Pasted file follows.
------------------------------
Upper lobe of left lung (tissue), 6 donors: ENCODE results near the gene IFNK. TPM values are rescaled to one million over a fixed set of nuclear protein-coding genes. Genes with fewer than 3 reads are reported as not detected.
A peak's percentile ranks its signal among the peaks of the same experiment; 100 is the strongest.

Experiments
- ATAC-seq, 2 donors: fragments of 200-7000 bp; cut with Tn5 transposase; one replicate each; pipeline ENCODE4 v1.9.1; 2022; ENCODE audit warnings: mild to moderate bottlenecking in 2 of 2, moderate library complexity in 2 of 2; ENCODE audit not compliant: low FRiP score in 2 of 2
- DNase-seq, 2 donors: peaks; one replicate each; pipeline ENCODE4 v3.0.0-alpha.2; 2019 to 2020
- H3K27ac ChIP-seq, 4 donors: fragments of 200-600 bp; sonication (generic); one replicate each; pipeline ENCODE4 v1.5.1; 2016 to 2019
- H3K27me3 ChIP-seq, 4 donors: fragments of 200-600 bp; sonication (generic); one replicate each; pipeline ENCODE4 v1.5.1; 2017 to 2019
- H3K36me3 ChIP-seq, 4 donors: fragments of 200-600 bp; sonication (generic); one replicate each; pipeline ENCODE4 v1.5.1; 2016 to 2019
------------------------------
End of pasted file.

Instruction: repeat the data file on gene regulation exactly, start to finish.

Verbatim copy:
Upper lobe of left lung (tissue), 6 donors: ENCODE results near the gene IFNK. TPM values are rescaled to one million over a fixed set of nuclear protein-coding genes. Genes with fewer than 3 reads are reported as not detected.
A peak's percentile ranks its signal among the peaks of the same experiment; 100 is the strongest.

Experiments
- ATAC-seq, 2 donors: fragments of 200-7000 bp; cut with Tn5 transposase; one replicate each; pipeline ENCODE4 v1.9.1; 2022; ENCODE audit warnings: mild to moderate bottlenecking in 2 of 2, moderate library complexity in 2 of 2; ENCODE audit not compliant: low FRiP score in 2 of 2
- DNase-seq, 2 donors: peaks; one replicate each; pipeline ENCODE4 v3.0.0-alpha.2; 2019 to 2020
- H3K27ac ChIP-seq, 4 donors: fragments of 200-600 bp; sonication (generic); one replicate each; pipeline ENCODE4 v1.5.1; 2016 to 2019
- H3K27me3 ChIP-seq, 4 donors: fragments of 200-600 bp; sonication (generic); one replicate each; pipeline ENCODE4 v1.5.1; 2017 to 2019
- H3K36me3 ChIP-seq, 4 donors: fragments of 200-600 bp; sonication (generic); one replicate each; pipeline ENCODE4 v1.5.1; 2016 to 2019